Moderator: Ms. Lanice C. Williams, Independent Consultant; Chair, Women in Global Health Washington, DC Chapter

1. Samara Andrade - Vice President, Program Strategy and Partnerships, HCP CureBlindness/SightLife international
2. Dr. Sanjana Mohan, Director, Basic Healthcare Services
3. Dr. Choolwe Jacobs, Lead for Women in Global Health Zambia Chapter
4. Dr. Priya Nanda, Independent Consultant, Gender, SRHR, and Women’s Economic Empowerment

2:30 pm - 4:00 pm

Reimagining Leadership in Global Health: What’s Power got to do with it?

Led by: WomenLift Health.

Globally, the emerging discourse on women’s leadership is around redefining narratives and cultures of power grounded in equality and justice. Power has often been considered as a binary, masculine, often synonymous with men in opposition to those who don't hold it, largely women. On the contrary power is not a binary; in fact, it is multi-layered and complex. Incorporated within power are ideas of access to money, people, spaces, and information. Discussions of reimagining leadership in the context of power prompts us to think about the complexity of redistributing power and creating more dissonance in who has access and under what conditions.

This session will convene leaders from organizations that have been walking the talk- of shifting power and creating models of shared leadership with a vision to democratize and achieve higher and sustainable impact. We believe the conversation of reimagining leadership needs to be pegged to important discussions around redistributing power. We want to bring an honest conversation about what it takes to shift power to reimagine leadership as we know it, between those who have reimagined leadership and practiced it in their institutions and participants at the WLH Conference.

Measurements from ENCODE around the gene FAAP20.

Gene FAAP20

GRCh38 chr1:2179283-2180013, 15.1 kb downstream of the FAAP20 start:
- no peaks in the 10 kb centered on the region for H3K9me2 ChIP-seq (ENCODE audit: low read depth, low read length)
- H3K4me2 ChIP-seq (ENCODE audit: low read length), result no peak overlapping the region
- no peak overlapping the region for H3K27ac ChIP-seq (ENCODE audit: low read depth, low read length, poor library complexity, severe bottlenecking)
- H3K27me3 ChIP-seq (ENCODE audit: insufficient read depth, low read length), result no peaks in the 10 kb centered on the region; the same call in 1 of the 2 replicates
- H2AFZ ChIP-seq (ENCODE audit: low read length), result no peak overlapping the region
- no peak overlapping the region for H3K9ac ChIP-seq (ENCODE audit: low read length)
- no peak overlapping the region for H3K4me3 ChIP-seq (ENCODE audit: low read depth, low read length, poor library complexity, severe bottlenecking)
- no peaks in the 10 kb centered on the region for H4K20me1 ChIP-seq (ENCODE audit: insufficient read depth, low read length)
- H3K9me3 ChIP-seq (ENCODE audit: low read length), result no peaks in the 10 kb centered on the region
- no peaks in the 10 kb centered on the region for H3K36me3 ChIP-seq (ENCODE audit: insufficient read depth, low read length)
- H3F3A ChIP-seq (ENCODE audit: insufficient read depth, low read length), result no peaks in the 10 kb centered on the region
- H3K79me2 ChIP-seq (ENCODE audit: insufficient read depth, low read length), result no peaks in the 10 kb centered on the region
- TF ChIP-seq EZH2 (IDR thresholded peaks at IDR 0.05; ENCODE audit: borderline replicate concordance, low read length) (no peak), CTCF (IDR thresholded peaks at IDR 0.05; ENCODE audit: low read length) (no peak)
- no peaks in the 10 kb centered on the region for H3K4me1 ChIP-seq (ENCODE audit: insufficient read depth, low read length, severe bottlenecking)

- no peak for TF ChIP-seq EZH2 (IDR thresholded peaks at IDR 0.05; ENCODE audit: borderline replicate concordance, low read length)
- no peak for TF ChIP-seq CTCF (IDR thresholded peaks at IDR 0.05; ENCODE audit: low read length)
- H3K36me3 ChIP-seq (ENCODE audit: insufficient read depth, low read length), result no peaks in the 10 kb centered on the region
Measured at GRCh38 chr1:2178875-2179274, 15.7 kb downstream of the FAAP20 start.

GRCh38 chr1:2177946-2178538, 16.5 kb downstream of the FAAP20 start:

The panel will explore these questions: How are organizations restructuring and redistributing assets and opportunities to develop shared leadership models? What does it mean to identify meaningful, contextual objectives for reimagining leadership, and have they been able to allocate resources to achieve these objectives? What are some of the expected outcomes of the process of shifting power, and how effectively are these achieved? What is the role of traditional “HQs” in localization processes? What does localization mean to the diverse stakeholders who are experiencing the change? How do roles and relationships change? What are some of the reflections of this process amongst those who have tried to shift power?

1. Ms. Benter Owour: IPAS Global Network Advisor, Uganda
2. Gunjan Veda, Global Secretary, The Movement for Community-led Development, USA
3. Ms. Joanna Mbakulo: Uganda Country Coordinator, Movement for Community Led Development (MCLD), Uganda
4. Ms. Evelyne Opondo, Director, ICRW Africa, Kenya
5. Dr. Norah Obudho, East Africa Director, WomenLift Health, Kenya

1. Sia Nowrojee, Senior Director, Girls & Women Strategy, United Nations Foundation, USA/KENYA, WLH NA 2020
2. Dr Nandini Oomman, CEO, Samya Ventures, USA/INDIA WLH NA 2020
3. Dr Priya Nanda: Global Health Research and Evaluation Specialist, INDIA, WLH INDIA 2021